“Here is how the descendants of Kohat are to serve in the tent of meeting and deal with the especially holy things: when the time comes to break camp, Aharon is to go in with his sons, take down the curtain which serves as a screen, and cover the ark of the testimony with it.”-Numbers 4:4-5
In the census in Numbers chapter 4, the first clan to be counted was the Kohathites.
This is different than the 1st census when the clan of Gershon was the first to be counted due to Gershon’s firstborn status.
Why the difference in order this time around?
There were two likely reasons for this:
First, Aaron and Moses were members of the Kohathite clan.
The fact that they were head over all of Israel significantly elevated the status of the Kohathites in the eyes of the common Israelites.
Second, the Kohathites were commissioned to carry the most HOLY object on earth at the time: the wilderness Tabernacle.
Now I need to warn you about something that has bothered Bible scholars.
Over time, the tribal status of the Levite clans would change.
And sometimes in the Scriptures we’ll see certain responsibilities originally assigned to common Levites being undertaken by the priests and vice versa.
In some cases, we’ll even see the Levites taking on the responsibilities of the common lay Israelite.
The reason this bothers scholars is because they’ll interpret these changes as errors or revisions that were made for political reasons.
Here’s one thing we have to realize.
Due to changing circumstances over the past 14 or 15 centuries of Biblical history, the way Israel performed their rituals and ceremonies also HAD TO CHANGE!
What kind of changing circumstances am I talking about?
One major change was the replacement of the Wilderness Tabernacle with the Temple.
Another major change was the fact that Israel was conquered no less than three times (as a punishment by God) by the Assyrians, the Babylonians and the Romans.
No doubt, such major and in some cases catastrophic changes seriously disrupted the way things were normally done.
That’s just the way life is.
For example, I can instantly right this very second point out two major areas of where it is impossible to keep God’s commandments perfectly as outlined in the TORAH.
The first is the Biblical Feasts.
Out of the seven Biblically ordained feasts, according to Torah, three of them require travel to Jerusalem.
I recently travelled to Jerusalem from Tokyo for summer vacation and this trip cost me total about $4000!
Now if I had travel to Israel 3 times a year, we’re talking about an extra $12,000 a year I’d have to set aside to obey the Biblical commandment.
For an independently wealthy businessman, that might not be a big deal, but for many folks with modest incomes, pilgrimaging up to Israel three times a year is just not feasible.
And here’s the thing.
Even if all believers could afford to make the trip three times a year, it really wouldn’t matter because there isn’t a Temple.
According to Torah, the whole point of going up to Jerusalem was to worship (and sacrifice) at the Temple.
For instance, there are some rituals that have to be done from the Great Altar like the water libation ceremony, but again they can’t be done because the Temple doesn’t exist at the moment.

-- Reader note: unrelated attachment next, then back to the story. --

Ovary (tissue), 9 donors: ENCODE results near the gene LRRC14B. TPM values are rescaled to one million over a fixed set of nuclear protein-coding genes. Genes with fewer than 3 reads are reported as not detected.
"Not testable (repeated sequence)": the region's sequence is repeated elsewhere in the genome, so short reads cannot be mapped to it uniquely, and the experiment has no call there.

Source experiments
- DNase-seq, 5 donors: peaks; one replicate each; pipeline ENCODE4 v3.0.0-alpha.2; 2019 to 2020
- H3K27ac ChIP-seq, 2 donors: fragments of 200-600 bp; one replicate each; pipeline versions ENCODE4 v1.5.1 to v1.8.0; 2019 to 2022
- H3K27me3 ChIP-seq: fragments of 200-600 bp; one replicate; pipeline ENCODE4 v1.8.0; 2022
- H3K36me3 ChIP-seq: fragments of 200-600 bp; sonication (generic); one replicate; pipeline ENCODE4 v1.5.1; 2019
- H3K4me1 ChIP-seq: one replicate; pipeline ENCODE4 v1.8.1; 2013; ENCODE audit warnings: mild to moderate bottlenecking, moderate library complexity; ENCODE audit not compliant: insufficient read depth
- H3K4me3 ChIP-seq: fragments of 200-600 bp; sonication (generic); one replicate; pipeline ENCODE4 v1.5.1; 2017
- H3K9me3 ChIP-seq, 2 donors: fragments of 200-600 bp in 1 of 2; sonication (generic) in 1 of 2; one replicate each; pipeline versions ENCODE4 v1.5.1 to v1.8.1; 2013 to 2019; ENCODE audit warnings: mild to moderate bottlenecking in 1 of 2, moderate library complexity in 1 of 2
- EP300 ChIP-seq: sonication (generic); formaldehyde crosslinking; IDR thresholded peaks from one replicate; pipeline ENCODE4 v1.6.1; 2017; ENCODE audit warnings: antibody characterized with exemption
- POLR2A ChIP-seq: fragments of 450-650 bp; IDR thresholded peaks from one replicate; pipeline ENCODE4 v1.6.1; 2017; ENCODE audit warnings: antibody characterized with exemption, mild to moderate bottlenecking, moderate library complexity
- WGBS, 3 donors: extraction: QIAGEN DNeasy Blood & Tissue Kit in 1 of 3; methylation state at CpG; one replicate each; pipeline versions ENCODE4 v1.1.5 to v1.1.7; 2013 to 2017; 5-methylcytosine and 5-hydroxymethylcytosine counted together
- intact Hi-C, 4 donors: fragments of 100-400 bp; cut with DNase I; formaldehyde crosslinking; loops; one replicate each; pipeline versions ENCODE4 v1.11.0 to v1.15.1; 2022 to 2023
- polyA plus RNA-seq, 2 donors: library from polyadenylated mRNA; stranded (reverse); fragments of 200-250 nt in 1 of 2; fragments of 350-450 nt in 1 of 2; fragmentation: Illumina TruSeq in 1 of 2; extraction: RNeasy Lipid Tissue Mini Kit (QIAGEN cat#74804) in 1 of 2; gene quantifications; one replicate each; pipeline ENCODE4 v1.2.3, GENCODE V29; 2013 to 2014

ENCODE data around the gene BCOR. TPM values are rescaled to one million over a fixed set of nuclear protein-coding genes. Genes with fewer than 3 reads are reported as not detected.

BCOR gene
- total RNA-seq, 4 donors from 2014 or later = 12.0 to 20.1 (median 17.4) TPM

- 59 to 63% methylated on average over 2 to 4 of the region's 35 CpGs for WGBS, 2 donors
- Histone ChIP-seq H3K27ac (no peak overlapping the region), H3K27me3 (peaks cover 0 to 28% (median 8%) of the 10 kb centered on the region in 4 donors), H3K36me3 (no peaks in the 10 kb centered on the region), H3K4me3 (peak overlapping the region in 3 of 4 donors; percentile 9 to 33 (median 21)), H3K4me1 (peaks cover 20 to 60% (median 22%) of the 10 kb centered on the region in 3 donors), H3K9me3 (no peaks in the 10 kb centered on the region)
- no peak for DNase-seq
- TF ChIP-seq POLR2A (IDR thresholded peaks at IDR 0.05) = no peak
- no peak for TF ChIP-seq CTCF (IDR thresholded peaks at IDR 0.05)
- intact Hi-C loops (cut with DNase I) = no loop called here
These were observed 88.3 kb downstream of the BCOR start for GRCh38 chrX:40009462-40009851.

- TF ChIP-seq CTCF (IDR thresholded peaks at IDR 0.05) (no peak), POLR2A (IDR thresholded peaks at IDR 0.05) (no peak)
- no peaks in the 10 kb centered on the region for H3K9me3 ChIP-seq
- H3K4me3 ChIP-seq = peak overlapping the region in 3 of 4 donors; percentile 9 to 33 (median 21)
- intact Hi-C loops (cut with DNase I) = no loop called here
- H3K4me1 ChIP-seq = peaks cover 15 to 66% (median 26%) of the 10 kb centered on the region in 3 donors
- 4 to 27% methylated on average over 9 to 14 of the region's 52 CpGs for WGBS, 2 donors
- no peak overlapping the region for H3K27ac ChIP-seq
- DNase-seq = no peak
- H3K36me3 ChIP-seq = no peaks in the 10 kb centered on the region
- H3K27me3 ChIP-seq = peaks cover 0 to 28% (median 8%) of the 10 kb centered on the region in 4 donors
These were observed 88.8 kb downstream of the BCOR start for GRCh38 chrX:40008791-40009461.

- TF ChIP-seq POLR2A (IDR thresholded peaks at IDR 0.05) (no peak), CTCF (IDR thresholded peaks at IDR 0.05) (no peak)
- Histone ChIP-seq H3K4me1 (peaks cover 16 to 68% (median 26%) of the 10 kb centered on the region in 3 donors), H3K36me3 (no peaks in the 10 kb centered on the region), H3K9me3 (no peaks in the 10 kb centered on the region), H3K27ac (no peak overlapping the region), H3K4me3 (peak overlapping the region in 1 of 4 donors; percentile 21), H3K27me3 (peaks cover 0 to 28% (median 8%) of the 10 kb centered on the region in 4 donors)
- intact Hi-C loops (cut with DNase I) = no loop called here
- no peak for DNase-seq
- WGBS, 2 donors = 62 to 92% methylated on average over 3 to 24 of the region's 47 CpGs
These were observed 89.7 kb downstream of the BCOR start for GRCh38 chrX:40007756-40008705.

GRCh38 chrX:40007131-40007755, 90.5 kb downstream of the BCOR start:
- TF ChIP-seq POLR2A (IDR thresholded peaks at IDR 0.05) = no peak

Another area where it’s impossible to follow God’s commands as specifically outlined in Torah is keeping Kosher.
This might surprise you but there is not one person on the planet who can keep Kosher according to God’s commands in Torah.
“Isn’t it just a matter of staying from pork and shellfish” you say?
The answer is NO because meat had to dedicated at the Temple with a priest officiating over the slaughter of the CLEAN animal.
In addition, food grown in fields has to adhere to the Shabbat and Jubilee Laws as outlined in Scripture.
The truth is that there is actually very little food produced in Israel that strictly follows the regulations outlined in Torah.
These are just some of the many challenges religious Jews face today when attempting to obey God’s Law in light of circumstances that constantly change.
And this is the challenge that we believers also face.
How best to apply the eternal wisdom and principles of Torah to our particular and sometimes unique circumstances.
My whole point in saying all this is to not let these changes we see in Scripture shake your trust God’s Word.
God’s no dummy.
You don’t think He was aware of all the changes in circumstances that occurred and how they would affect His Chosen People?
Of course He was aware.
The point is we do the best we can with what we’ve been given while yearning for and praying for the arrival of the Kingdom when things will indeed be on earth as they are in heaven.
Another important point to remember about many of the HOLY rituals is that they were more about teaching obedience and trust rather than some inherent magical power in the rituals themselves.
This is just like when God ordered Namaan to bathe in the Jordan River to be healed of His leprosy.
It wasn’t like the water in the Jordan River contained some special mystical or magical healing powers.
In fact even Naaman himself said “Aren’t Amanah and Parpar, the rivers of Dammesek, better than all the water in Israel? Why can’t I bathe in them and be clean?”
No, it wasn’t so much about the ritual or the water but TRUST and OBEDIENCE to HASHEM.